Maybe so, but Publishers are not there to dig deep into their proverbial balls and affect cultural change or awareness. They totally can and often do and that's why we love it, but it's no one's job. First of all, there's the whole chicken and egg argument about the culture of trends *** but mostly, there's the whole "you have to be in business next fiscal year if you want to publish a 2014 national book award finalist." Yes, they want to put out quality work, but it has to sell. Publishers aren't responsible for encouraging the books that almost make it. They will turn down books that might be good because "might" is not a strong enough word. Would you hire an assistant who had the potential to be competent or one who demonstrated they already are?
The good news: Sometimes it does turn out to be a mistake. Sometimes they're wrong. Many a rejected author has had their vindication.
You've heard the stories: Jane Austen novels submitted today get universally rejected. Orwell's ANIMAL FARM got turned down because "no one reads books about animals." In fact, Here is a cool article that features 30 now famous authors whose work was rejected repeatedly.
The even better news. The only tick is to take responsibility and keep working. Orwell did not spend his days lamenting how publishers didn't understand his work. He kept writing. He kept working. Until someone saw not potential, but success.
But Victoria, you say, There is so much terrible stuff that only gets published because it sells. It's ONLY about the money these days.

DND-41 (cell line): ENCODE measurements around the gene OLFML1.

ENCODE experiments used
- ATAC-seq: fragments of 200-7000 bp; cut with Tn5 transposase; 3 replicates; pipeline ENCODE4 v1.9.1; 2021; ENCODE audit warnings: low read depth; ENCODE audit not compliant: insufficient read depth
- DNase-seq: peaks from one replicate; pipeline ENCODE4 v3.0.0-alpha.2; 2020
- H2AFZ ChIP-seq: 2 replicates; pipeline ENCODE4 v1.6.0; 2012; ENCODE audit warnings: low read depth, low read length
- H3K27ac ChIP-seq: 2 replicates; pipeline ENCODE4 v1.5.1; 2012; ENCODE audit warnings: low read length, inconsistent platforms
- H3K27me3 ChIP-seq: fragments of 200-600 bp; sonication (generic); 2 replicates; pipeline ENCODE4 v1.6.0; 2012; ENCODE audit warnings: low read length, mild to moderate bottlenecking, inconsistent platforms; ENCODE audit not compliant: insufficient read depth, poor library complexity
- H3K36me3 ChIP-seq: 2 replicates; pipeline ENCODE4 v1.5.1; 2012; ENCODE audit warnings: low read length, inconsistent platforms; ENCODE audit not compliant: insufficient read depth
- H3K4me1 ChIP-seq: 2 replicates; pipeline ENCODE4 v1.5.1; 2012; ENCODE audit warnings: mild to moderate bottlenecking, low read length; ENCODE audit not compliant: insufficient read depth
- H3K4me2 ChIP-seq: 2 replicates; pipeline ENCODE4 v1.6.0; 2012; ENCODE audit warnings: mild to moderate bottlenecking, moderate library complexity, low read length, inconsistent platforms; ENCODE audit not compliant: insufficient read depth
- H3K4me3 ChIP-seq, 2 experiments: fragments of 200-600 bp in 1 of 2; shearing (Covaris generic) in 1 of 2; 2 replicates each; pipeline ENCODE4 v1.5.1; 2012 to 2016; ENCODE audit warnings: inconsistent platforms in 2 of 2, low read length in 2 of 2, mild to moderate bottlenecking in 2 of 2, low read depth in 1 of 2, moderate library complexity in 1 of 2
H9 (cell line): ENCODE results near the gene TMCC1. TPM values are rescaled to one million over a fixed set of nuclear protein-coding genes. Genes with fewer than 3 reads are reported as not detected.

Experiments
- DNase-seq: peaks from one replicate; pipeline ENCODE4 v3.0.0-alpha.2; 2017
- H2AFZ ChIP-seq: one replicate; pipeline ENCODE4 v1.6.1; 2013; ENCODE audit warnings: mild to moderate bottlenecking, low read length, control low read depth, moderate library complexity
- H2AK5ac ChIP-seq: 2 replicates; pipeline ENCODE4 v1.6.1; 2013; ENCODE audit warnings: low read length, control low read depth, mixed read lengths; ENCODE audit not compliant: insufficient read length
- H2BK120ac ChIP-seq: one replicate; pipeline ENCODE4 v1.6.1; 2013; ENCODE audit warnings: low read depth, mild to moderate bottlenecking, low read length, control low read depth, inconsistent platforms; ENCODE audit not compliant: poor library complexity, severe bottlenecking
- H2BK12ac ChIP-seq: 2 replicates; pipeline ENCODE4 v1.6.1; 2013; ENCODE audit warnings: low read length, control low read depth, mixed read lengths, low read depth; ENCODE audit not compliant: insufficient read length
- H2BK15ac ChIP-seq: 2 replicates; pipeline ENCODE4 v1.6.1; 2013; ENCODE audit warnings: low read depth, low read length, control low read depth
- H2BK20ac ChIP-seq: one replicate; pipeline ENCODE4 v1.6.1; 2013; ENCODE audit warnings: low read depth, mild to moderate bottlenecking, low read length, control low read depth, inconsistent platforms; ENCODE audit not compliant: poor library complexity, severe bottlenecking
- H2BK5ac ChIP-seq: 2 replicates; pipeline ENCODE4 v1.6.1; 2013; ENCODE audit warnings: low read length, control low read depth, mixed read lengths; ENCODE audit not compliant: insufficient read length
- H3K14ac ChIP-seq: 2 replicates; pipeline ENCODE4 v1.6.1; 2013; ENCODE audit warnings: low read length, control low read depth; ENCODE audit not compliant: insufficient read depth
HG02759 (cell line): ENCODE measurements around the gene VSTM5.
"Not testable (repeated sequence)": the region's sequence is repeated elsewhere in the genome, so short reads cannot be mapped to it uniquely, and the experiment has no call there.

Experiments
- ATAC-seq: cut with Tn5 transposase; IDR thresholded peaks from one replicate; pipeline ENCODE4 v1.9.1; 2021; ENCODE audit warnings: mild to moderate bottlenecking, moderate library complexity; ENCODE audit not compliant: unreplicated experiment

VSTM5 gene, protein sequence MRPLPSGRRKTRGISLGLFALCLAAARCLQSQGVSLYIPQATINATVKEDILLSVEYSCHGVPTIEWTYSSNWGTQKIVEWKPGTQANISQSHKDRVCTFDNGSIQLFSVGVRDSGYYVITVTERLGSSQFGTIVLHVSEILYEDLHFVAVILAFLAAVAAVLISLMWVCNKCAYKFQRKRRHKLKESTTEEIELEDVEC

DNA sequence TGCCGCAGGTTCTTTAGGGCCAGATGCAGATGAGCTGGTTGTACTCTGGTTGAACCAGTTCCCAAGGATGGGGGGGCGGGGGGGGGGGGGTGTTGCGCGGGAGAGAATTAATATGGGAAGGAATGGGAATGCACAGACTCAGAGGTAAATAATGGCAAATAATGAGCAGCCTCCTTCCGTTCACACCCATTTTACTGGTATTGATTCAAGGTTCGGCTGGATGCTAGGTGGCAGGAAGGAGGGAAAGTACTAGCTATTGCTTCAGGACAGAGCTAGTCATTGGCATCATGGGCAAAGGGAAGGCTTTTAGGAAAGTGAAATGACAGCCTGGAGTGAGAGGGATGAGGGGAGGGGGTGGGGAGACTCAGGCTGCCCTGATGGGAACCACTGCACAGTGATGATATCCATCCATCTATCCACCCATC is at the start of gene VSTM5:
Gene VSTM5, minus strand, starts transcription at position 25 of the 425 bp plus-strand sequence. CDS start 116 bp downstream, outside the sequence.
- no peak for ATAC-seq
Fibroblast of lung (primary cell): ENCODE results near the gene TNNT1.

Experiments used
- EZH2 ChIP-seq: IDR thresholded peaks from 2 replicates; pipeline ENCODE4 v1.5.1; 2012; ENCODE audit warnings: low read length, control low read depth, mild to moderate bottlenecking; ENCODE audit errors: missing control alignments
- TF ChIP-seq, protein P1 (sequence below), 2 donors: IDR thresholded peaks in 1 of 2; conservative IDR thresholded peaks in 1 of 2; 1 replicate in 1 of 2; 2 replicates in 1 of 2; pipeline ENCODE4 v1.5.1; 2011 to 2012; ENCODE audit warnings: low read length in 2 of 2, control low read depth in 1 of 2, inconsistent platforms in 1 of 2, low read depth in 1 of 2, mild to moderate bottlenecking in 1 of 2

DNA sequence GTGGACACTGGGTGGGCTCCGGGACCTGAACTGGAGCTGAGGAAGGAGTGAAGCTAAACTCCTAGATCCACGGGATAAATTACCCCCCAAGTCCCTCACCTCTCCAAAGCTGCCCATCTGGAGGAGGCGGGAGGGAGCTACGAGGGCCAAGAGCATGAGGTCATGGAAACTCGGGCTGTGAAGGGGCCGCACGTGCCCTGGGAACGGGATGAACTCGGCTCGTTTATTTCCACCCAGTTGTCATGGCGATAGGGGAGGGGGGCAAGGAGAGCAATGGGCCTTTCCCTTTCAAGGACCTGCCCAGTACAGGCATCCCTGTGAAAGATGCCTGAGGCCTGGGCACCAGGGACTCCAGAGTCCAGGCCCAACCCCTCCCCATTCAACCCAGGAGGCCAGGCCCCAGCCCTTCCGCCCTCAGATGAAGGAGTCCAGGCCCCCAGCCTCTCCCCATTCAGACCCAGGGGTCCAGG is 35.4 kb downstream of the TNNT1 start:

Yes, but rarely. First of all, just because you think it's trash, doesn't make you "right" in the definitive sense. No one opinion is more valid than another. Literary Fiction is not necessarily more "cultured" or "artistic" than YA or romance. Second of all, yes, there is a numbers game at play and it involves, for those of you stalwartly defending disdain for romance or fantasy, some necessary evils. For example, I thought 50 shades of Gray was a squeamish slog through miles of verbal horse-shit. But people I know and respect really enjoyed it. And more important to me personally, How many amazing books that I loved came out and will come out of Random House because they have the cash flow to acquire new work?
I can feel myself blathering. It's Monday. I've got that weird pre-fever neck stiffness thing going on, and I ate, like, a pound of poached eggs that are threatening reappearance, but my point is this:
If you're close but no cigar don't assume it's because people don't "get you" or don't want you to succeed. It's way more complicated that. And for the love of God don't stop working.
If you're just too discouraged to continue, you can always self-publish. The odds are against you, but this is publishing. The odds are always against you. But maybe you're the next E.L. James and then you can start your own publishing company with a vault downstairs so you can swim in all your money like Scrooge McDuck :)
Be stout of heart, friends. That's all.
*what does "close but no cigar" mean? I don't know the etymological history of this and I'd like to.
** I stepped in dog poo once when I was little and lost my little girl mind over how gross and awful it was. My father was not amused or manipulated by my tantrum.
*** do Publishers sell what Readers want or do Readers want what Publishers sell?